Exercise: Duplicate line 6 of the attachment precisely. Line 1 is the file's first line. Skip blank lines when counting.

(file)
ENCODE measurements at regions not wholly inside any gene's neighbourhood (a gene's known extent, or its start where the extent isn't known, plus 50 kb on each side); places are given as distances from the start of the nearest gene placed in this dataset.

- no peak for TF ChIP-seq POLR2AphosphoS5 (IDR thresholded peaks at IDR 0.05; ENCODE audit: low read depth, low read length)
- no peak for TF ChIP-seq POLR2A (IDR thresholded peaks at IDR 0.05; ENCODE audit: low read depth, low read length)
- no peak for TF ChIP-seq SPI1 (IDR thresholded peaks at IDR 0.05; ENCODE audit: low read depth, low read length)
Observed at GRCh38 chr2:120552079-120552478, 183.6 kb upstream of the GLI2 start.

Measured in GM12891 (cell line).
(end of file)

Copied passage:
Measured in GM12891 (cell line).